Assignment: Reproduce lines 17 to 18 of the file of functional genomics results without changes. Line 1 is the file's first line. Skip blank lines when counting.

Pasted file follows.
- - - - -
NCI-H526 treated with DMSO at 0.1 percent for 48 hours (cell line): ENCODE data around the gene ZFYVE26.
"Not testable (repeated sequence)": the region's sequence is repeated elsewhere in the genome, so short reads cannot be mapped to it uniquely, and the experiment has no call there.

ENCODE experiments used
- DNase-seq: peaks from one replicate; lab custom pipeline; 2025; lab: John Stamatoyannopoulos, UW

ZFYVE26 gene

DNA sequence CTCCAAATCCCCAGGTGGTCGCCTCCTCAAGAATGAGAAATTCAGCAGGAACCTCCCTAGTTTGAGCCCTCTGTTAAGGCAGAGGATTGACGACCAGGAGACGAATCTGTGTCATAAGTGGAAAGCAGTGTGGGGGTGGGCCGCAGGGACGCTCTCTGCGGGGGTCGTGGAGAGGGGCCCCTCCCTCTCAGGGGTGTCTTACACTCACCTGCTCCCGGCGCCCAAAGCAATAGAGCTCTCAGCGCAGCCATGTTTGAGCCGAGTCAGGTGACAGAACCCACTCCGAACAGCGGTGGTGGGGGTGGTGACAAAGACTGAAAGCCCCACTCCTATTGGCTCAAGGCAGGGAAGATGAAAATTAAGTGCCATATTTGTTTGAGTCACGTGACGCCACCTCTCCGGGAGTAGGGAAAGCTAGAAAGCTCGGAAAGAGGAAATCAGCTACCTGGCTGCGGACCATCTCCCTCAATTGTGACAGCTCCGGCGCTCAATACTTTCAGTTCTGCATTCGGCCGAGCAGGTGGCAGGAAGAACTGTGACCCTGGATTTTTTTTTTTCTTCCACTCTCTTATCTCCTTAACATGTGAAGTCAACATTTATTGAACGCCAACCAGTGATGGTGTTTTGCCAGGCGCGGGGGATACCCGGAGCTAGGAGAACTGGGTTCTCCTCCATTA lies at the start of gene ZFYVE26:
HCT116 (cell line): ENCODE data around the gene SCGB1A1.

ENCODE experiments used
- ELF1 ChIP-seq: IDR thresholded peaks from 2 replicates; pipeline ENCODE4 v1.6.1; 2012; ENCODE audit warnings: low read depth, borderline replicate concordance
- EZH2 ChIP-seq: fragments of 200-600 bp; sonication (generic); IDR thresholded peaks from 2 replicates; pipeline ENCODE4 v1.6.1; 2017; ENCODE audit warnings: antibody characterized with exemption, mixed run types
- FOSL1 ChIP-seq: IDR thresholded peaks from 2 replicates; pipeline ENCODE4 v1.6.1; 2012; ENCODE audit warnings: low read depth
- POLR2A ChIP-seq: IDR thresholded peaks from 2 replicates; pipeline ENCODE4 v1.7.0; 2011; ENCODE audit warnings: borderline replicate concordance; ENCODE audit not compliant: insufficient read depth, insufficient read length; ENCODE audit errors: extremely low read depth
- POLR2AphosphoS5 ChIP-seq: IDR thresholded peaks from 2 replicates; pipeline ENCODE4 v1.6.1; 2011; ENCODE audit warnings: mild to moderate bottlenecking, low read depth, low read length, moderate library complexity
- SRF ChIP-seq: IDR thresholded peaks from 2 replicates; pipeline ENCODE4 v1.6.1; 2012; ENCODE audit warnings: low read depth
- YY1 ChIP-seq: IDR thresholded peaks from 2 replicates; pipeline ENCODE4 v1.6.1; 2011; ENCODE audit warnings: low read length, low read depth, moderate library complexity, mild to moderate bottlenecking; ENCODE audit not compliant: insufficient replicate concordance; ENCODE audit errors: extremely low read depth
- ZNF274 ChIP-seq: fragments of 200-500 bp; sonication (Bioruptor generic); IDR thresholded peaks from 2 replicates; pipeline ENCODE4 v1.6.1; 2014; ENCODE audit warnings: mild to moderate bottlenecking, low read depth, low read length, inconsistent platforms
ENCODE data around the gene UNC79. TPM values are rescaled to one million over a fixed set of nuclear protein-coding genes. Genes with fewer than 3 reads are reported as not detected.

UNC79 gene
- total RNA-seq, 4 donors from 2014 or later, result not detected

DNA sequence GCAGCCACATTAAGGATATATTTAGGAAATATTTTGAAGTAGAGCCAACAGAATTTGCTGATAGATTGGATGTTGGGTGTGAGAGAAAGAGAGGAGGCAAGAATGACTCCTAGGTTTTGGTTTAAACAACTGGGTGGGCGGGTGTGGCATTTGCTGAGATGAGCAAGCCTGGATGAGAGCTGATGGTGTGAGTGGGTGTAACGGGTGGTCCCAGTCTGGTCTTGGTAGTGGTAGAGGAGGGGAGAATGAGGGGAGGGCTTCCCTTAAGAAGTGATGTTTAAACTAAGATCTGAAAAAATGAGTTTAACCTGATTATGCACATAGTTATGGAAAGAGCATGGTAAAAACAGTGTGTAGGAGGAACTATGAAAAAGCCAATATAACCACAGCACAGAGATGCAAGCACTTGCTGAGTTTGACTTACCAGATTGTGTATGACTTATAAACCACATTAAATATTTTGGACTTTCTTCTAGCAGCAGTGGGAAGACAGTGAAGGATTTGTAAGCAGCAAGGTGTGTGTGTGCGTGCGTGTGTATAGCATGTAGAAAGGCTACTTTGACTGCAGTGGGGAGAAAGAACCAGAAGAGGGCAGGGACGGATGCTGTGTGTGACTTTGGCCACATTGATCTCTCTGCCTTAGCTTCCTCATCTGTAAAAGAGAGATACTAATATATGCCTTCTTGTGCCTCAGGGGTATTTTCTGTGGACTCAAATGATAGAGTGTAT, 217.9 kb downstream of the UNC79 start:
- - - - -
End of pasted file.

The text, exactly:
ENCODE data around the gene UNC79. TPM values are rescaled to one million over a fixed set of nuclear protein-coding genes. Genes with fewer than 3 reads are reported as not detected.

UNC79 gene